By Ankika Biswas and Shashwat Chauhan - Major U.S. stock indexes were set for a higher open on Wednesday as easing Treasury yields boosted megacaps, while investors awaited developments on a U.S. funding bill and inflation data this week to gauge the Federal Reserve's policy outlook.

A pullback in the two-year and 10-year Treasury yields provided some relief to megacap growth stocks including Apple, Microsoft, Tesla , Nvidia and Alphabet, up between 0.4% and 0.8%, in premarket trading.

At 8:43 a.m. ET, Dow e-minis were up 94 points, or 0.28%, S&P 500 e-minis were up 15.5 points, or 0.36%, and Nasdaq 100 e-minis were up 50.75 points, or 0.34%.

"When the market declines rather rapidly and it has for quite some time, bargain hunters will step in and periodically buy things," said Randy Frederick, managing director of trading and derivatives for Charles Schwab.

All the three major stock indexes closed over 1% lower on Tuesday as 10-year Treasury yields held their multi-year highs, with investors wrestling with prospects for a long period of high interest rates and an economic fallout.

However, markets are bracing for some more volatility, with policymakers projecting elevated rates until the end of 2024, boosting Treasury yields, which are sensitive to interest rate expectations and seen as risk-free due to government backing.

"The longer-term momentum is still positive even though we are in a period of short-term pullback and that's driven by a lot of things- high interest rates, high crude oil prices and the prospect of a government shutdown at the end of this week," Frederick added.

The S&P 500 and the Nasdaq are set for their worst monthly showing so far this year, while all the three indexes including the Dow are eyeing their first quarterly decline in 2023.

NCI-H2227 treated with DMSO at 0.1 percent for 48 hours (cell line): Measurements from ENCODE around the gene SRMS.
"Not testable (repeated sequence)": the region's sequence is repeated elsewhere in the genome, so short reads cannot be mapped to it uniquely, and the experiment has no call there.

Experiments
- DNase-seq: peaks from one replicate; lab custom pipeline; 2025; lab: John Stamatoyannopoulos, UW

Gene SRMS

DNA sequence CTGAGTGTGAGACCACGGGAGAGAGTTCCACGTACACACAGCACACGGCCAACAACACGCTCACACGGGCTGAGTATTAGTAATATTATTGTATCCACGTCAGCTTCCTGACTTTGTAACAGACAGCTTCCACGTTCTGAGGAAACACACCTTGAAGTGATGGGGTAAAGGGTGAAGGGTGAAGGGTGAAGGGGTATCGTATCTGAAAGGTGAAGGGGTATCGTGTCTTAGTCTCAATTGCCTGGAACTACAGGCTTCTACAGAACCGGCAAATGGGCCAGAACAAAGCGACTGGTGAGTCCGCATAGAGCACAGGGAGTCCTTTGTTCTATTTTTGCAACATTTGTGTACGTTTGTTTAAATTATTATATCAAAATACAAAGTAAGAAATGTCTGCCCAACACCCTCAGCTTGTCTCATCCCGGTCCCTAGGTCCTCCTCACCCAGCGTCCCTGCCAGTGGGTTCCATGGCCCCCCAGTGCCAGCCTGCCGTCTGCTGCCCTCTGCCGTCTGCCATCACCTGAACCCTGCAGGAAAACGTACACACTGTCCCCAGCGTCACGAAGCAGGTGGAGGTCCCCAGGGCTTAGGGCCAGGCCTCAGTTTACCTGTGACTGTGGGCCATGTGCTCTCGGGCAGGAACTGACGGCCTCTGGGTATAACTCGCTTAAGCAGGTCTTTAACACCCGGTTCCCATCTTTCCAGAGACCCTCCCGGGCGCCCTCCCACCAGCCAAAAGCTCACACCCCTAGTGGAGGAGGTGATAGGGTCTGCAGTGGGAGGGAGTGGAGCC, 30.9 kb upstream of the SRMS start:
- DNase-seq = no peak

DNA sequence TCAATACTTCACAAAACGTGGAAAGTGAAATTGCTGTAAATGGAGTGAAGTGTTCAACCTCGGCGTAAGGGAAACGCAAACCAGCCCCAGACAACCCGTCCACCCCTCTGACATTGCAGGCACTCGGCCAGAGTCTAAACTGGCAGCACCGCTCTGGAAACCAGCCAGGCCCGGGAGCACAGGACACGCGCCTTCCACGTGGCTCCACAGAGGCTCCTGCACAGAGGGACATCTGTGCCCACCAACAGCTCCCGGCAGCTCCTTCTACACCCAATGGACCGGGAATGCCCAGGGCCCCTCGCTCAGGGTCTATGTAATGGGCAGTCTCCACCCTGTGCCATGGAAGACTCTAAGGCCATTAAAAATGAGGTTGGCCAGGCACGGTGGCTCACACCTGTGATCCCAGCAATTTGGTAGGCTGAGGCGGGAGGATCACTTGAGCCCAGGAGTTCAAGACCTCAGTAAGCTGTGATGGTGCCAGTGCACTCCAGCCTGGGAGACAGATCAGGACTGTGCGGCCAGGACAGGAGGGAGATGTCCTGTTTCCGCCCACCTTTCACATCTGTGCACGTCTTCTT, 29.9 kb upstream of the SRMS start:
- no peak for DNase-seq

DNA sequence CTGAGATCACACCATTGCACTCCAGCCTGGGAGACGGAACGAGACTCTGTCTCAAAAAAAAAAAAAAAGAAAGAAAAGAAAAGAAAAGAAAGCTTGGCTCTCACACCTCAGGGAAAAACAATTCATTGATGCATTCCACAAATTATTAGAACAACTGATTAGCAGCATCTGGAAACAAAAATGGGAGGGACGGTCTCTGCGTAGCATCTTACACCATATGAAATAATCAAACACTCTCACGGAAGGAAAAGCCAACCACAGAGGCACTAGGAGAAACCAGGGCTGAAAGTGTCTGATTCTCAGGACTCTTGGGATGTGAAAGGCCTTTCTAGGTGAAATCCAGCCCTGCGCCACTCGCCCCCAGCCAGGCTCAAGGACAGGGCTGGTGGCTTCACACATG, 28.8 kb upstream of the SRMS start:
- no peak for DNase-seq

Data showed orders for long-lasting U.S. manufactured goods unexpectedly rose in August and there were signs that business spending on equipment retained some momentum after faltering early in the third quarter.

For the rest of the week, investors will monitor second-quarter GDP and the monthly personal consumption expenditures price index, along with Federal Reserve Chair Jerome Powell's remarks.

Traders' bets on the benchmark rate remaining unchanged in November and December stood around 80% and 64%, respectively, according to CME's FedWatch tool. Meanwhile, a 25-basis-point rate cut is being priced in as early as March, growing to over 33% in June and July.

On the political front, the U.S. Senate on Tuesday took a step forward on a bipartisan bill to stop a government shutdown on Sunday, while the House sought to push ahead with a Republican-backed measure. The current partisan gridlock has begun to darken Wall Street's view of U.S. government credit.

Among single stocks, Rivian Automotive gained 1.6% on plans to use subscription models for monetizing various features in cars.

Costco dipped 1.8% even though the wholesale retailer reported better-than-expected fourth-quarter results, with analysts pinning the fall on broader market concerns.

(Reporting by Ankika Biswas, Shashwat Chauhan and Amruta Khandekar in Bengaluru; Editing by Maju Samuel)